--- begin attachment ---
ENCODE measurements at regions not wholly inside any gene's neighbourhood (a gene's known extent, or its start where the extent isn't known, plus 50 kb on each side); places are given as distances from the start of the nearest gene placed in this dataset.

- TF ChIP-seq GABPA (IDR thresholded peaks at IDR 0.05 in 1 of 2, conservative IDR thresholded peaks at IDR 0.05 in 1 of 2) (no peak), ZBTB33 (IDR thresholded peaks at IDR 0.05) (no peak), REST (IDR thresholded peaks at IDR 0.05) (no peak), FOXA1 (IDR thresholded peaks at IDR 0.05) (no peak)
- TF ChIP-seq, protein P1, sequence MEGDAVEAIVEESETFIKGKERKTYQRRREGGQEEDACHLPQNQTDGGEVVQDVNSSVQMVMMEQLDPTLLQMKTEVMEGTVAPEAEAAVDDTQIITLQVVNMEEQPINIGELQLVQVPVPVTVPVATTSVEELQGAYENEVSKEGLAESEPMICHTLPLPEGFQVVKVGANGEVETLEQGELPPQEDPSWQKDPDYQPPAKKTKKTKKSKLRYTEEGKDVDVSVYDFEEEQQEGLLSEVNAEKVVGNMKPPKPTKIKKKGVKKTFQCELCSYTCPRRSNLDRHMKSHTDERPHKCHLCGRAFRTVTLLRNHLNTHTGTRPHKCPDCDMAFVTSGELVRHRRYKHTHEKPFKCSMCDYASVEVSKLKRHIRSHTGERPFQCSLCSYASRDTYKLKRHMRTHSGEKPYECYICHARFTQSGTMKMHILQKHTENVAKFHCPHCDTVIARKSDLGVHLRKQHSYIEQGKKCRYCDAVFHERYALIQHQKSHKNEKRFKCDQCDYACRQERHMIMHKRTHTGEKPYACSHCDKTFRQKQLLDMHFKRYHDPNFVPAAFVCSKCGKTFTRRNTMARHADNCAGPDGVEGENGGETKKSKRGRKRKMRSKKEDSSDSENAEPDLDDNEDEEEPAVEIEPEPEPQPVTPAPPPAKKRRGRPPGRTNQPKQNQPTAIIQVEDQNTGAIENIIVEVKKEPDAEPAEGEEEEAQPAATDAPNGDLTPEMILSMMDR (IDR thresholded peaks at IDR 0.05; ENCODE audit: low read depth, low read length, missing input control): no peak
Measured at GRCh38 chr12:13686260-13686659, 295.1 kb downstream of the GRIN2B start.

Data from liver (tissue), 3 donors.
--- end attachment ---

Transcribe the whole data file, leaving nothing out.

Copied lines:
ENCODE measurements at regions not wholly inside any gene's neighbourhood (a gene's known extent, or its start where the extent isn't known, plus 50 kb on each side); places are given as distances from the start of the nearest gene placed in this dataset.

- TF ChIP-seq GABPA (IDR thresholded peaks at IDR 0.05 in 1 of 2, conservative IDR thresholded peaks at IDR 0.05 in 1 of 2) (no peak), ZBTB33 (IDR thresholded peaks at IDR 0.05) (no peak), REST (IDR thresholded peaks at IDR 0.05) (no peak), FOXA1 (IDR thresholded peaks at IDR 0.05) (no peak)
- TF ChIP-seq, protein P1, sequence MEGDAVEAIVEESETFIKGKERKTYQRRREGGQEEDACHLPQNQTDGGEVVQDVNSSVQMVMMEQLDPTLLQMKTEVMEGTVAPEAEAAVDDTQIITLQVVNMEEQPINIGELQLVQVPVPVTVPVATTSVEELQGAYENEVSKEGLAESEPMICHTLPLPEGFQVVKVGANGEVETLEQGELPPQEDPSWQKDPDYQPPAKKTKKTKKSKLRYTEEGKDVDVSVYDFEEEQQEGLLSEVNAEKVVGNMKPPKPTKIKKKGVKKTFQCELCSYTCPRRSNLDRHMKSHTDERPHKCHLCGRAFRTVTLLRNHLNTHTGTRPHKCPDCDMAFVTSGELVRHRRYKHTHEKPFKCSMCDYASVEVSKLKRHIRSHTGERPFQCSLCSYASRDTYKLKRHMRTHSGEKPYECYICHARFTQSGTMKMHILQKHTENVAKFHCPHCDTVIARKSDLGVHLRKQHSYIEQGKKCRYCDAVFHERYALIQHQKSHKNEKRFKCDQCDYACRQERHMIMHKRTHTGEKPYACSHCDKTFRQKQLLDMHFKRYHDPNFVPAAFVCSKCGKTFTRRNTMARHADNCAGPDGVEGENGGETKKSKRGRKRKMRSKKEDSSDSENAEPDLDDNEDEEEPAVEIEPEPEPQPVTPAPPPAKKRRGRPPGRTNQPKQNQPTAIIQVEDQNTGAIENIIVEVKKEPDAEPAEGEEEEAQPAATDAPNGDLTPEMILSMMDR (IDR thresholded peaks at IDR 0.05; ENCODE audit: low read depth, low read length, missing input control): no peak
Measured at GRCh38 chr12:13686260-13686659, 295.1 kb downstream of the GRIN2B start.

Data from liver (tissue), 3 donors.